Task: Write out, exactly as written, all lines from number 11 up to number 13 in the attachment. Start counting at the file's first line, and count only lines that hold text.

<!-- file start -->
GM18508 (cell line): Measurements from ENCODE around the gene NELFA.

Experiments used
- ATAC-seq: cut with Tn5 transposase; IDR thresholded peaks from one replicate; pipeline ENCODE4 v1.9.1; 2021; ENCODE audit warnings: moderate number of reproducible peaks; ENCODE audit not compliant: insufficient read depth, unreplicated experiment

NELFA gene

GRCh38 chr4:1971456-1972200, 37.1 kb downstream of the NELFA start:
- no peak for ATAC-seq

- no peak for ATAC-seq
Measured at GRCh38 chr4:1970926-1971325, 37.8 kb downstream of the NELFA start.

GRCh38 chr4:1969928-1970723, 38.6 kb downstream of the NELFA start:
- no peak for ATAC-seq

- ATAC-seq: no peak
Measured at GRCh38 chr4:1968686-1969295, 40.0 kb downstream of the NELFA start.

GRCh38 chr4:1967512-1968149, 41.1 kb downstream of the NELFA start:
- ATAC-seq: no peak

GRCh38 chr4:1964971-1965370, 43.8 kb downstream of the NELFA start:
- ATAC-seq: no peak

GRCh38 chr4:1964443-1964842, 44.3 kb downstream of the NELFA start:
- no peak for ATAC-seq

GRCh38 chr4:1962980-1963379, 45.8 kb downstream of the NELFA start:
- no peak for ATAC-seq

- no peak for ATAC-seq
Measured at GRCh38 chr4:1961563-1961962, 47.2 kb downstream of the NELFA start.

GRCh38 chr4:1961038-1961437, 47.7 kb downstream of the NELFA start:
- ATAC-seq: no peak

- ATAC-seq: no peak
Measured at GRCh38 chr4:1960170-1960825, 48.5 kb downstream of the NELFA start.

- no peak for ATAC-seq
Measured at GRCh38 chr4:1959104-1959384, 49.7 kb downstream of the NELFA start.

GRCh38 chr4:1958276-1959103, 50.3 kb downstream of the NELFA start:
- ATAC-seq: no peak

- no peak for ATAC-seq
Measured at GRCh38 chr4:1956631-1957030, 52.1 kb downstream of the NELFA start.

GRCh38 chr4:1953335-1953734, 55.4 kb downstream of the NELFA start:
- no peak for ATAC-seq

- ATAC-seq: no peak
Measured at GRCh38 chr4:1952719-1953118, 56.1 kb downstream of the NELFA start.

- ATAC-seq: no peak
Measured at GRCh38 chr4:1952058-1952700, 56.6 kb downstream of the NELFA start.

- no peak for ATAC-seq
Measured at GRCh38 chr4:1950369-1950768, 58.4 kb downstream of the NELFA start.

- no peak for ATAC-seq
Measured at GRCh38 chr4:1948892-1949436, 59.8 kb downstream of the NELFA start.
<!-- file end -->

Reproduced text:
- ATAC-seq: no peak
Measured at GRCh38 chr4:1968686-1969295, 40.0 kb downstream of the NELFA start.

GRCh38 chr4:1967512-1968149, 41.1 kb downstream of the NELFA start: